I own a portable table saw, but often work alone. I needed a table at the same height as the table saw to allow me rip longer boards or to use as the base for my miter saw.
I designed a table in Google Sketchup.
I iterated it a few times.
I bought a pile of reclaimed lumber which fit the general size I had designed for the table. Up to this point I hadn’t done anything more complex than butt joints. Because I wanted more strength for a work table, and because I thought it would be a better aesthetic choice I made lap joints.
I used a circular saw to make a number of cuts for the joint and chiseled out the waste wood. It was my first one and it took a long time to slowly clean out the wood. After the first one my technique got a lot better and I was able to crank out the table in an afternoon.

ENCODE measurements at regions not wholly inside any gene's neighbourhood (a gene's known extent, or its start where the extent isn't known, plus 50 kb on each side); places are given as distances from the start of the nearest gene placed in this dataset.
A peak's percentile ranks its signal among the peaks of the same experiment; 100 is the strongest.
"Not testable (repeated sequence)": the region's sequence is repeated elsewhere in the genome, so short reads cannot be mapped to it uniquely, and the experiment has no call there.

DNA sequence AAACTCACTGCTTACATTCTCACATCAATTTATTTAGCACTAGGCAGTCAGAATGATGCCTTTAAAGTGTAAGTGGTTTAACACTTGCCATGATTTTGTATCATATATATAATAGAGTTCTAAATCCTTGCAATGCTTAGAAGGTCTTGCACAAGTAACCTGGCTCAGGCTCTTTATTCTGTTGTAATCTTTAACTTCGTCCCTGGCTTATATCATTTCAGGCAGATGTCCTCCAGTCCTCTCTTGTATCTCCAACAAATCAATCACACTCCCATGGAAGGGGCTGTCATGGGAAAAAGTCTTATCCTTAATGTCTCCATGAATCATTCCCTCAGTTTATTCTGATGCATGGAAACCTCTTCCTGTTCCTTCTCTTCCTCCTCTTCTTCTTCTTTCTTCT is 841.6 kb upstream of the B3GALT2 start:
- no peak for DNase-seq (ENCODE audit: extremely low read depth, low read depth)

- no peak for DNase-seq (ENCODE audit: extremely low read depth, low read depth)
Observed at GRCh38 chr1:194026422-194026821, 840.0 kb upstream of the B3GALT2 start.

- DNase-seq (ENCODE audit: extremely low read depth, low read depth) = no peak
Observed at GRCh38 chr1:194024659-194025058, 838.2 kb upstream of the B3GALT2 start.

I made a heavy and strong table that’s been invaluable for working solo. It allows me to support ends of beams that I’m cutting or rip much larger sheets than I could manage alone.
The table served as a great workbench for a couple of years. My experience increased, my skills grew. After a few years I saw a lot more potential in the wood than I initially did. I took the entire table apart. I reworked the joints, planed all the wood. As a final step I sanded and surfaced it with marine varnish.
The refined version is nice enough that it could be used as an inside table. I still use it as a work table, but it looks a lot better than it did.